WESTBROOK — Crews hired by the Portland Water District worked Tuesday to remove landslide debris from the Presumpscot River in preparation for a rainstorm expected Wednesday that could threaten two large water mains buried under the river.

The utility hired Shaw Brothers Construction on an emergency basis. Work began last week and continued over several days to clear a 300-yard path to the river. The crews built a temporary roadway through brush and undergrowth to access the site of the landslide, where about 2 acres of soil, trees and mud slid into the river and temporarily blocked its flow Sept. 16.

The river eventually carved new channels through the debris, but the soil and trees extended from the bank and created islands in the middle of the old river channel.

Meanwhile, the Portland area could receive up to 1 inch of rain between midnight Tuesday and Wednesday afternoon. It’s a much needed soaking during serious drought conditions, but the added runoff means more water will be flowing through the constricted area of the river just above the buried water mains dug about 4 feet below the riverbed. The pipes provide water to fire hydrants and act as a backup water supply for the district, which serves 50,000 customers in 11 greater Portland communities.

The district also has a 60-inch transmission water main and a wastewater outflow pipe nearby in the river. Planners with the water district are concerned that rushing water could expose the structures and that debris pushed by flowing water could damage the pipes.

“As the days went on, we were concerned about heavy flows or debris moving into our infrastructure,” Water District Spokeswoman Michelle Clements said.

Clements did not know how much the work will cost the district, which is funded by ratepayers. “We still have to figure that out. We’re kind of in an emergency mode and we haven’t gotten those details hashed out,” she said.

Westbrook City Manager Jerre Bryant said the water district may find some funding later on to help pay for the emergency work, but that is not assured, either.

“At this point, what they’re doing they’re paying for,” Bryant said. “There may be federal emergency management money … but there is no assurance of that, so they are proceeding on their own with their own money to protect their own assets.”

A crew with Shaw Brothers use an excavator to move debris to open up the channel of the Presumpscot River in Westbrook Tuesday Shawn Patrick Ouellette/Staff Photographer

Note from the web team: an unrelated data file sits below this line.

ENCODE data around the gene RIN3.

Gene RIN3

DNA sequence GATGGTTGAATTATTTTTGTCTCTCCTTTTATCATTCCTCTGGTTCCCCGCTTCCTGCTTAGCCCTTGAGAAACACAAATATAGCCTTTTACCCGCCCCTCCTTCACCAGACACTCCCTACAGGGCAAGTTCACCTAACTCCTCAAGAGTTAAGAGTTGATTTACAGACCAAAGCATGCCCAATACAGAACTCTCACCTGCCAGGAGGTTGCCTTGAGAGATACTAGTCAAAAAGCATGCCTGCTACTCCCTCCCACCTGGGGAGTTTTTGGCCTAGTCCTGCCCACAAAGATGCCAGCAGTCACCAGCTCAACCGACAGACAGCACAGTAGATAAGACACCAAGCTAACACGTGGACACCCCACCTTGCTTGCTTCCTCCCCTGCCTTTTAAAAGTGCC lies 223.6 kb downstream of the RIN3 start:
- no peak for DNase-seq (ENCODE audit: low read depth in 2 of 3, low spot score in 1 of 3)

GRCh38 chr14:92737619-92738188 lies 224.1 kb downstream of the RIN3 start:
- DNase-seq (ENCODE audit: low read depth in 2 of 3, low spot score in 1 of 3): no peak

Sappi Fine Paper, which owns a paper mill upstream, has assisted by controlling dams upstream to minimize flow to the area, but Bryant said there are tributaries to the Presumpscot that have no dam control.

“The next couple days are going to be very, very interesting,” Bryant said. “Given that this is a response by committee, we’re trying to move as quickly but as smartly as possible. You’d look at this situation and think there’s simple answers, but there’s a lot of contradictory information.”

Workers in excavators and dump trucks had already cleared about 700 cubic yards of material from the site on Monday, including several whole trees and their root balls that had slid into the river’s path. They moved more loads of mud, trees and soil throughout Tuesday afternoon. They may end up removing more than a couple thousand cubic yards, or about 200 dump truck loads.

The clay that caused the slide is visually distinct from the soil around it, with a gray hue and soft texture, and a funky, organic smell similar to clam flats. While it’s great for making pottery, it has turned the river a pasty gray and its material properties can make it a nightmare for engineers.

“That clay’s really gooey,” said Chris Crovo, director of Asset Management for the water district, who was helping to oversee some of the work at the riverbank on Tuesday. “It doesn’t hold anything. It turns into soup. A hearty soup.”

The focus of the work is on a short section at the center of the landslide, where the flow of the river was narrowed considerably. The smaller area means that the same volume of water will be pushed to move through a narrower space. As a result, the flow speed increases, and with it, the risks of deeper erosion of the underlying riverbed, Crovo said. To slow the water down, the crews focused on an area of the river bank about 30 yards by 100 yards long, he said.

A crew with Shaw Brothers uses an excavator to move debris to open up a channel of the Presumpscot River in Westbrook on Tuesday. Shawn Patrick Ouellette/Staff Photographer

But what remains unclear is what risks there are, if any, to the area just outside landslide’s edges. Excavating and construction company Les Wilson and Sons lost about an acre of property that had served as a storage yard for large piles of clean fill.

Robert Marvinney, the director of the Maine Geological Survey, said a geological survey and study of the area would be the first step in assessing any risks.

“We want to work with other stakeholders, the city, property holders, et cetera, to see if there’s a way to move forward on studies like those,” Marvinney said.

Chris Wilson, who owns the excavation company, said he is still unsure of whether he will undertake any effort to reclaim the property he lost, which included a small salt and sand shed, several snow plows and a literal heap of clean, useful soil that’s used for construction projects. Much of the material remains above the riverbank in the potentially unstable slide area.

“No one wants this to happen to them,” Wilson said. “No one has time to deal with any of it.”

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